Automotive-sector growth has been especially sustained. Over the last four years, 222 automotive projects have been announced, totaling more than $6.3 billion in capital investment and creating 11,000-plus jobs. For example, Ford plans to invest $550 million in an expansion at its assembly plants in Louisville to help with the launches of the new Ford Escape and Lincoln Corsair. Toyota will undertake a $238 million expansion at its Georgetown plant to create production lines for the Lexus ES Hybrid and RAV4 Hybrid.
Steel and aluminum fabrication are key industries that supply the automotive industry with parts; these industries are also expanding to keep up with increased production at automotive facilities across Kentucky. A recent example is Kobelco Aluminum Products and Extrusions, which manufactures aluminum bumper and sub-frame materials and had just reached full capacity at its new facility in Bowling Green; it just recently announced a $42 million, 90-job expansion to keep up with customer needs.
With its central U.S. location (within a one-day drive of two-thirds of the U.S. population) and excellent transportation infrastructure network, Kentucky also has one of the strongest logistics/distribution industries in the country, which continues to expand. In Louisville, UPS plans a $750 million expansion at its World Port distribution hub. Infrastructure upgrades include a new maintenance hangar, runway improvements, and flight training facilities. The Kentucky Skills Network will provide recruitment and job placement assistance and customized training.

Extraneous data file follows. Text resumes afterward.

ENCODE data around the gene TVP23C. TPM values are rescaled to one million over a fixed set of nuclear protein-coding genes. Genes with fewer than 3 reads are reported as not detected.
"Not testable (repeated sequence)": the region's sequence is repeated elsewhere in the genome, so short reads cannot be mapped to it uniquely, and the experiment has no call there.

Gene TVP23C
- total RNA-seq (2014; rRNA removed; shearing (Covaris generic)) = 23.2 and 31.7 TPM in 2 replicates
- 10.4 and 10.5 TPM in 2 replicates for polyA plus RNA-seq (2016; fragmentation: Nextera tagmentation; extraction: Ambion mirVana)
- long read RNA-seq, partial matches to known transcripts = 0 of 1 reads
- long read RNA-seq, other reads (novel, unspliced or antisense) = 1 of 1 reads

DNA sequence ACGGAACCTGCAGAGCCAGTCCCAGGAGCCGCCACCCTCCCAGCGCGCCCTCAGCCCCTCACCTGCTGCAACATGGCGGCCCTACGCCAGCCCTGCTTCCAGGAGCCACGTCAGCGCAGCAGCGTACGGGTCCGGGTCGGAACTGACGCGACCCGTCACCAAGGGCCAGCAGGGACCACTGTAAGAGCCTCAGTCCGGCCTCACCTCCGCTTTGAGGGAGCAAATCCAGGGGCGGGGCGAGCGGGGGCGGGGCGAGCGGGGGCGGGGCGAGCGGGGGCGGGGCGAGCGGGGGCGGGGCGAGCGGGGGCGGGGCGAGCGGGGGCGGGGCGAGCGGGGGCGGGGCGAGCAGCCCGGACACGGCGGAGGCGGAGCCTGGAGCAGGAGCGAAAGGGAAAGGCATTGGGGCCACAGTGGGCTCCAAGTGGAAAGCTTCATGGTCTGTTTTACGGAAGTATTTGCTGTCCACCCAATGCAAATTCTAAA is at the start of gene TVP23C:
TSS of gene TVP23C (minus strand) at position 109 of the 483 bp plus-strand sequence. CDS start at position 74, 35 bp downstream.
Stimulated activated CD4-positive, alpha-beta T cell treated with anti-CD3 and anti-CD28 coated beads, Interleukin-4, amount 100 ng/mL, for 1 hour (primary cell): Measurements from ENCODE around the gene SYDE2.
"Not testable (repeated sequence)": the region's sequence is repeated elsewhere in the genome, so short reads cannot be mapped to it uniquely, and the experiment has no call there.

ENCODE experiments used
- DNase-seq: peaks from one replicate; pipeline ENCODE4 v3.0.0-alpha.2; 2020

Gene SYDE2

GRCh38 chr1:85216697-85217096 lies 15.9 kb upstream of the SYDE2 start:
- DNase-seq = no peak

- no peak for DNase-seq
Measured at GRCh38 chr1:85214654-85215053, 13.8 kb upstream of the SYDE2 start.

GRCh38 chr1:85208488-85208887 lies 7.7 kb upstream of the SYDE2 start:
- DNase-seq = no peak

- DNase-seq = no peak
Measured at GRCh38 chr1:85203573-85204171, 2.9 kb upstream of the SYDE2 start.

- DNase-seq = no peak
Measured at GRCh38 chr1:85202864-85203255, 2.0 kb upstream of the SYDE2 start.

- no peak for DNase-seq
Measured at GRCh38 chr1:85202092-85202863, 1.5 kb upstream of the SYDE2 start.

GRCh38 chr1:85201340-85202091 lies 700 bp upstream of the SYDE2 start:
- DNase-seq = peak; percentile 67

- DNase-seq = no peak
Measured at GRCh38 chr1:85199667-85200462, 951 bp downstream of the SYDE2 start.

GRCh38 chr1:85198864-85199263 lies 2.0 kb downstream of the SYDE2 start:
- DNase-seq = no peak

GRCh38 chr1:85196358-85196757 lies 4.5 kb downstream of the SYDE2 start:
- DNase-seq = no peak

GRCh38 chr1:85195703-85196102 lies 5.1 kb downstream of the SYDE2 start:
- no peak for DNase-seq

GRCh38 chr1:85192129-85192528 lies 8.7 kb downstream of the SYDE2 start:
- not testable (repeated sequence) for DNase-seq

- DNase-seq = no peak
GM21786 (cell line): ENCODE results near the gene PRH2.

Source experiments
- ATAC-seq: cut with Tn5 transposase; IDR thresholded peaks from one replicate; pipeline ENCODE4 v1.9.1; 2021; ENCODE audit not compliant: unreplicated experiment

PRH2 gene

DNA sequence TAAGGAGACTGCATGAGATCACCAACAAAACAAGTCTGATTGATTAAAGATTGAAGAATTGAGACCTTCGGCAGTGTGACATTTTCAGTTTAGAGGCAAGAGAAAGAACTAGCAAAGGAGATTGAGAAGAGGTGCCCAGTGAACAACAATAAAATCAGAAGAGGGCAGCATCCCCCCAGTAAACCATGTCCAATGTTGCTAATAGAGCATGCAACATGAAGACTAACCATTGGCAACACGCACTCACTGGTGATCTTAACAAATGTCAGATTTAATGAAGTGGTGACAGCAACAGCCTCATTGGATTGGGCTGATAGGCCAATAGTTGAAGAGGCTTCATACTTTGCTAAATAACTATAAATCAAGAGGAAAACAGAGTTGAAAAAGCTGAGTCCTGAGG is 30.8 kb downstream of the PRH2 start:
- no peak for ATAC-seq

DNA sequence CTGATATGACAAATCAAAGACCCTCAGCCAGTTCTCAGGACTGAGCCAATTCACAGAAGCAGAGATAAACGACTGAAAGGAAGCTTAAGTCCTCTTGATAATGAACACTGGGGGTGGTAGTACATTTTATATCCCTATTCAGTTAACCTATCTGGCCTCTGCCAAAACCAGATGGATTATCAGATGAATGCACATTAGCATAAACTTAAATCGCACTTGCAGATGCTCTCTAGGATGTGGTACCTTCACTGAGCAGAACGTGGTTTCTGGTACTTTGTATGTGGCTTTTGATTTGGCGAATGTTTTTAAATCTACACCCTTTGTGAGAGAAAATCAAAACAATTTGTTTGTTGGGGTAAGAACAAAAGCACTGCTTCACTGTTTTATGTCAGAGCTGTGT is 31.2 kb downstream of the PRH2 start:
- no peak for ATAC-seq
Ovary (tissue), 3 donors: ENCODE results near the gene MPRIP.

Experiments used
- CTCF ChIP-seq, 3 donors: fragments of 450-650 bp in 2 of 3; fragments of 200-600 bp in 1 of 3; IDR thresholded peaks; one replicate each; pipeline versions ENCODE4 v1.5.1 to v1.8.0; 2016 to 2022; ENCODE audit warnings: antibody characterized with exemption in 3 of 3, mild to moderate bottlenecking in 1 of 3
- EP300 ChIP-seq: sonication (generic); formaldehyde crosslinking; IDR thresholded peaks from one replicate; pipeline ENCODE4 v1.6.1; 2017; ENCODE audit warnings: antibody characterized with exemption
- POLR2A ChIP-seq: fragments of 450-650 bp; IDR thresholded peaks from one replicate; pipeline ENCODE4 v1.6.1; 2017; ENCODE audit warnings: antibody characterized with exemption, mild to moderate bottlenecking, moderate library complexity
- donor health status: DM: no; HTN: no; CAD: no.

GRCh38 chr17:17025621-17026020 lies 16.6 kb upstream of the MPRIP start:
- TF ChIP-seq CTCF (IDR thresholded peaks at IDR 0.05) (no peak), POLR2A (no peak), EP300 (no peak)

A Job for Every Kentuckian
Despite the overall low unemployment rate in Kentucky, many employers still need workers to fill open positions. This lack of skilled workers slows down the overall economy and growth opportunities for these companies, especially manufacturers.
Economic growth in Kentucky varies significantly by region, with the strongest growth in the bigger cities and the deepest declines in the rural eastern part of the state. For example, over the past eight years, Louisville added 2,700 businesses and 80,000 jobs, with $13 billion in capital investment announced in the last four years. In contrast, however, outside its MSAs, especially in the eastern coalfields, unemployment can be as high as 15 percent. More equal economic growth across the state would better distribute capital investment and tap into plentiful labor pools that are eager for work and training.